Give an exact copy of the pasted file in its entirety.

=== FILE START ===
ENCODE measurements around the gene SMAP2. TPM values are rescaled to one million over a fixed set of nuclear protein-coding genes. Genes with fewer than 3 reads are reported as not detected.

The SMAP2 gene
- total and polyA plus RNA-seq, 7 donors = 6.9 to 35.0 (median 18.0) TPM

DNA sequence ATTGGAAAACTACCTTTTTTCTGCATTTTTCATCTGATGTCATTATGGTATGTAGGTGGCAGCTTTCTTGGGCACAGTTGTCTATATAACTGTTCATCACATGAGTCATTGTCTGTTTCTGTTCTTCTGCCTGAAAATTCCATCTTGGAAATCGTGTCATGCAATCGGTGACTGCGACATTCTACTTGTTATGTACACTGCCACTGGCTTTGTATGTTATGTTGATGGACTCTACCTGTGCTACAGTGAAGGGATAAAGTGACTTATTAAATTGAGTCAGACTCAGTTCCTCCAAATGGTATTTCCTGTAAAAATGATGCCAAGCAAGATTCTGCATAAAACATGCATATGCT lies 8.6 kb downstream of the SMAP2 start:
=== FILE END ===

ENCODE measurements around the gene SMAP2. TPM values are rescaled to one million over a fixed set of nuclear protein-coding genes. Genes with fewer than 3 reads are reported as not detected.

The SMAP2 gene
- total and polyA plus RNA-seq, 7 donors = 6.9 to 35.0 (median 18.0) TPM

DNA sequence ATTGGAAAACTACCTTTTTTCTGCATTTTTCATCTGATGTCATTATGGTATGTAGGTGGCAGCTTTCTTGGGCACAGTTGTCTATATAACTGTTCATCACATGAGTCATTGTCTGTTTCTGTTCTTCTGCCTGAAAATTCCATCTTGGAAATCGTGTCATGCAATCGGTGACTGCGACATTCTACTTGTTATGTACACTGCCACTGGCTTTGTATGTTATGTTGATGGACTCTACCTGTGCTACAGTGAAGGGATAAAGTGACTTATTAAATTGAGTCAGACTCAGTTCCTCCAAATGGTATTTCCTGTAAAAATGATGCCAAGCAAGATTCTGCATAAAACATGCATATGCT lies 8.6 kb downstream of the SMAP2 start: